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Entry filed under: SharePoint Designer, SharePoint Tips and Tricks, Web Application. Tags: , , , , , , , , .

Logging Workflows for Troubleshooting Web Application Design (part 2)

10 Comments Add your own

  • 1. Web Application Design (part 2) « Splitting Shares  |  June 11, 2008 at 7:15 pm

    […] part 1, I covered the steps for creating and customising the display and edit forms for a custom list on a […]

    Reply
  • 2. SPbb  |  August 14, 2008 at 8:17 pm

    I wonder if you can give me an idea on how to highligh the datalist selected row? by just clicking or mouse over?

    Thanks

    Reply
  • 3. SPbb  |  August 15, 2008 at 3:39 pm

    Hi,

    This post looks interesting!

    I’m a newbie with Sharepoint. Do you mind to make it detailed a little bit? Like what Datalist/Columns to be created? Screenshot would be great..

    Thanks alot!

    Reply
  • 4. SPbb  |  August 18, 2008 at 4:18 pm

    Hi,

    this line of code don’t work, why?

    background-color: #ffffe0;

    I’m using:
    WSS3.0 SP1
    Sharepoint Designer

    Any help is very much appreciated!

    Reply
  • 5. SPbb  |  August 18, 2008 at 9:33 pm

    Can anybody send me a working template for this one? I did’nt able to make it to run.. 😦

    HELP!

    Thanks

    Reply
  • 6. ThiNg  |  August 18, 2008 at 9:51 pm

    Here come some answers… All of the posts look like they were submitted by the same person? SPbb?

    I will Copy and Paste the question and then answer:

    Q: I wonder if you can give me an idea on how to highligh the datalist selected row? by just clicking or mouse over?

    A: I think that what you are asking is covered in the post. You use SP Designer to add a conditional style to the row and then you modify the code from there. Send me specifics and I will help in more detail.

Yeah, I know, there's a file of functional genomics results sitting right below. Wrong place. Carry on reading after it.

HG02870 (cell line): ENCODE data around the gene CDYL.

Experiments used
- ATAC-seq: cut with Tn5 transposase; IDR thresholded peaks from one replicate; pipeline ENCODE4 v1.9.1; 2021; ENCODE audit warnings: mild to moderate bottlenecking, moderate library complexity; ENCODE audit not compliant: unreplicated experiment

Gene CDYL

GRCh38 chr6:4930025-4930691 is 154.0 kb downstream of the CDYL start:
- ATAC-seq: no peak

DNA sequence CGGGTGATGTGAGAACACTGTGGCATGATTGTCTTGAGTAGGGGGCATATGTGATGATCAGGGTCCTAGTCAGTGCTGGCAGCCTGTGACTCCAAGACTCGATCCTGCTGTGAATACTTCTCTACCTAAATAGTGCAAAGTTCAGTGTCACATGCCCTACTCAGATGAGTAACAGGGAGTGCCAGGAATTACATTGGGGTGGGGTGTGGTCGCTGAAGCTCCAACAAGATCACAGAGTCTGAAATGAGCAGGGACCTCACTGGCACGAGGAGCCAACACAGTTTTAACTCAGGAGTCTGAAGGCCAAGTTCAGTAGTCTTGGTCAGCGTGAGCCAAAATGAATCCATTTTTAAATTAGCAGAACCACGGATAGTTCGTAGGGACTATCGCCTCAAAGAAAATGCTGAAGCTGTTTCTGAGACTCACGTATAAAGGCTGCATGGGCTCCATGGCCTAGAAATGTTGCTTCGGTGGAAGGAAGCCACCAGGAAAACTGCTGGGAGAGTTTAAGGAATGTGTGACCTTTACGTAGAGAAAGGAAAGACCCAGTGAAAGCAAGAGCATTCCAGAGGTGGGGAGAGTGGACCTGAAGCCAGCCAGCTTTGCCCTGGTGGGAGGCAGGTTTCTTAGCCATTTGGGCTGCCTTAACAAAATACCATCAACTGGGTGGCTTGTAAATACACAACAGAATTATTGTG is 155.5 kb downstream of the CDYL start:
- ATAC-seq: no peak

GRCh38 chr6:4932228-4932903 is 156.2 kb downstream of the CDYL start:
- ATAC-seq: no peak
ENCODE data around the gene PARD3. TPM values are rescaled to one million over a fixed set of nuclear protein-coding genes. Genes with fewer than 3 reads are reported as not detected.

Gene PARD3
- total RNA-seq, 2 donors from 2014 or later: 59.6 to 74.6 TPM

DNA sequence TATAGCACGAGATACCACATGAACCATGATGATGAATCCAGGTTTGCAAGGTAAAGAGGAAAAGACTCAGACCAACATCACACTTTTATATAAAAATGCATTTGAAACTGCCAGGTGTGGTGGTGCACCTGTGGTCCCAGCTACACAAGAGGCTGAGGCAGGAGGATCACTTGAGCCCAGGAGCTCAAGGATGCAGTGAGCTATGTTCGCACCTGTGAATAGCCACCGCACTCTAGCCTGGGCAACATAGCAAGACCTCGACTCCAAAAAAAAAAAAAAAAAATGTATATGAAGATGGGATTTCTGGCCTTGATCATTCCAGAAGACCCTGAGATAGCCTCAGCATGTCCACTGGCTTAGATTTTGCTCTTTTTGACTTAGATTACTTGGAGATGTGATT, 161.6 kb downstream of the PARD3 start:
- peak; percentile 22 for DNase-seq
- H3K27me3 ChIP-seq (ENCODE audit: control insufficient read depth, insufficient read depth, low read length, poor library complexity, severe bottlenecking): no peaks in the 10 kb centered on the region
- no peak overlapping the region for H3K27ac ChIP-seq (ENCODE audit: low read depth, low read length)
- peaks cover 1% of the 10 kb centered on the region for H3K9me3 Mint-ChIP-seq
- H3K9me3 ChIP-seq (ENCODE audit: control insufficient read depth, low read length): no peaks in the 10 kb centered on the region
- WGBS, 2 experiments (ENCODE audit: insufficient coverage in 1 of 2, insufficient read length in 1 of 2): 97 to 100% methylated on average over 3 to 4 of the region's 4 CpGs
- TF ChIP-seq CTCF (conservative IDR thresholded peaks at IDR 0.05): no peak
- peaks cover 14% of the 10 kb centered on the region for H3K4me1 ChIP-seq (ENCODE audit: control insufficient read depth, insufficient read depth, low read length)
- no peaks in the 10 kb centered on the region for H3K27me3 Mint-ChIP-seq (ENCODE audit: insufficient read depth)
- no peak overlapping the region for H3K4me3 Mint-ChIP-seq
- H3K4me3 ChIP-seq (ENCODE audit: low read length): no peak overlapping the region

Q: I’m a newbie with Sharepoint. Do you mind to make it detailed a little bit? Like what Datalist/Columns to be created? Screenshot would be great..

    A: I’ve definitely been told that I need to add screen shots to my blog posts. As soon as I have time, I will be adding them to the blogs. I wouldn’t mind creating a test scenario as much of the stuff used in my examples would belong to my current employer 🙂 I think I will take the time, soon, to create a temporary test application and then I can publish the data/screenshots.

    Q:this line of code don’t work, why? background-color: #ffffe0;

    A: This line of code has to be inside of the other sharepoint code, in order to call the CSS code you need to enclose it in the XSL markup:

    background-color: #ffffe0;

    Note: Pay careful attention to the opening and closing tags when you edit.

    Q:Can anybody send me a working template for this one? I did’nt able to make it to run..

    A: I guess this comes back to my other answer of providing a more detailed explanation. I will create a fake web application with fake data and post the step by step with screenshots as soon as I can.

    Thanks for reading – and being so patient!!

    Reply
  • 7. SPbb  |  August 19, 2008 at 3:11 am

    Thanks a lot Thing..

    The part that make me confused was on creating the datalist part, how many datalist to create and the field with that list.

    🙂 I’m kind of beginner of SP…. SORRY FOR THAT!

    Reply
  • 8. SPbb  |  August 19, 2008 at 4:12 pm

    Hello ThiNG,

    How many lists I need to create for this project? and what are fields. Do you mind to guide me to do that?

    🙂 PLEASE! thanks

    Reply
  • 9. SPbb  |  August 19, 2008 at 7:22 pm

    ThiNG,

    I made it to work!

    THANKS MAN!

    KEEPUP THE GOOD WORK and WISH YOU LUCK!

    Reply
  • 10. Mel Pama  |  August 19, 2009 at 10:36 pm

    What does this actually do

    test = “$dvt_1_automode = ‘1′” ddwrt:cf_ignore=”1″

    I know what the first part is but why

    ddwrt:cf_ignore=”1”

    thanks,

    Reply